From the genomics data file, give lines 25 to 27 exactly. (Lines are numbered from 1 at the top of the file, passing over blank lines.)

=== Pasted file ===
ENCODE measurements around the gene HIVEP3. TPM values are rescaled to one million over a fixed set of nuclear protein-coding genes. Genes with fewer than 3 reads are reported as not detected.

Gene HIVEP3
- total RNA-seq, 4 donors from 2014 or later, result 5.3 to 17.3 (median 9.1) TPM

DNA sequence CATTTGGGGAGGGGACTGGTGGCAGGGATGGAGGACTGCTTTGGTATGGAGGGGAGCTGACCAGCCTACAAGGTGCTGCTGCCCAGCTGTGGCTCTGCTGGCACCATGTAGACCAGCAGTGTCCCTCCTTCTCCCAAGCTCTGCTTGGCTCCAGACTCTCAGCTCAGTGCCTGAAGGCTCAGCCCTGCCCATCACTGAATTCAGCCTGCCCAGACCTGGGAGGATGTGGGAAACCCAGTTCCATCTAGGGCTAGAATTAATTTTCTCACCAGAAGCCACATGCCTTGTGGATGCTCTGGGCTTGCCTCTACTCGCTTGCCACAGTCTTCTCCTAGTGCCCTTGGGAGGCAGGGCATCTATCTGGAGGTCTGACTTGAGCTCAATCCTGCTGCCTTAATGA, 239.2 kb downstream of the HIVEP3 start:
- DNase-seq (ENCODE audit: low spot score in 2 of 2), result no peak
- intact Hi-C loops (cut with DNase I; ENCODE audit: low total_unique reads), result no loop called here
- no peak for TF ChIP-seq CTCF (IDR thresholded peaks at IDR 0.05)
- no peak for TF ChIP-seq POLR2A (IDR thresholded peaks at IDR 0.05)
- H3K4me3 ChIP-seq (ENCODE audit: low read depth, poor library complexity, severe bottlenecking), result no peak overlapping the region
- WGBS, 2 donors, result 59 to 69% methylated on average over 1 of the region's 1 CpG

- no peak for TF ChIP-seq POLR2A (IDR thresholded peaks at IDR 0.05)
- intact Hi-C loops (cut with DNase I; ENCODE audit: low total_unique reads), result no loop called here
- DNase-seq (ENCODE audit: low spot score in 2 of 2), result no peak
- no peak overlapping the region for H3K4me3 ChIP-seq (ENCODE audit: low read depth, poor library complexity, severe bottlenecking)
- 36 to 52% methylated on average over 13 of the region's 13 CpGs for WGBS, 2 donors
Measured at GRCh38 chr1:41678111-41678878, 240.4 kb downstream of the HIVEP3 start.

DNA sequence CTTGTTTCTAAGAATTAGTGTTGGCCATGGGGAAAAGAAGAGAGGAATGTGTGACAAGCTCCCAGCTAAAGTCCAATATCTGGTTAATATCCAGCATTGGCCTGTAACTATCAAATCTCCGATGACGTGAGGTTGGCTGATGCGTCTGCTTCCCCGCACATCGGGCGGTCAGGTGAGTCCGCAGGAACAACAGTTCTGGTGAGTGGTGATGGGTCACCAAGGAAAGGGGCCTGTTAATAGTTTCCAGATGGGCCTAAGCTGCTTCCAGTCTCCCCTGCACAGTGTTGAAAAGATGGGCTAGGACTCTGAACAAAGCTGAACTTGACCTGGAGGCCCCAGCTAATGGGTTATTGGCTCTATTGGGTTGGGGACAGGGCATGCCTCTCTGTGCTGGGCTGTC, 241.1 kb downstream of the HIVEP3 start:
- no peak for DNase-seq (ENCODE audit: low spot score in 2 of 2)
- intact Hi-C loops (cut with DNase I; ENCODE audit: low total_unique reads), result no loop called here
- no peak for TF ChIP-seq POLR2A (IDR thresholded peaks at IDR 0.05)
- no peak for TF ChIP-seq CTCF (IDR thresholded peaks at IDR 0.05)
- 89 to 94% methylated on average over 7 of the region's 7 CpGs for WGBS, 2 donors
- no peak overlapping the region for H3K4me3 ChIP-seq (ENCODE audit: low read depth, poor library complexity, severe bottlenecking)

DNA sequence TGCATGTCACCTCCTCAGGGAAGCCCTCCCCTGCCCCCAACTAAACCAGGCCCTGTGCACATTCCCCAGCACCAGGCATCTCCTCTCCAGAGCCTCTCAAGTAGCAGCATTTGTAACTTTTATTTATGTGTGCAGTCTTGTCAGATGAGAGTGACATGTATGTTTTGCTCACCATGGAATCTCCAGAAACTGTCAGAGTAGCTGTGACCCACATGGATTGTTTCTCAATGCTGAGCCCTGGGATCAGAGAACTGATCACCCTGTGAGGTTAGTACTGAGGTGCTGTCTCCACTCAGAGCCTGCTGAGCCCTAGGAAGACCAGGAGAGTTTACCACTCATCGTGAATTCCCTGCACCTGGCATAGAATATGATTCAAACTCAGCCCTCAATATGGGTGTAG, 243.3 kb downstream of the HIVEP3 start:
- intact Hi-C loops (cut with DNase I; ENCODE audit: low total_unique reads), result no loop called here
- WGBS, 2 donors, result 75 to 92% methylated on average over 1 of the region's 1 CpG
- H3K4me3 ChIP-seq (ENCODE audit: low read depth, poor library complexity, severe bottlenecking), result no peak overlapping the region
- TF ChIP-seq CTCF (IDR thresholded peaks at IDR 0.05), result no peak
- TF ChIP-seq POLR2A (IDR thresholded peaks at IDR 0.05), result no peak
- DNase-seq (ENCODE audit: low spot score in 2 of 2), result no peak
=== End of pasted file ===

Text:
- intact Hi-C loops (cut with DNase I; ENCODE audit: low total_unique reads), result no loop called here
- WGBS, 2 donors, result 75 to 92% methylated on average over 1 of the region's 1 CpG
- H3K4me3 ChIP-seq (ENCODE audit: low read depth, poor library complexity, severe bottlenecking), result no peak overlapping the region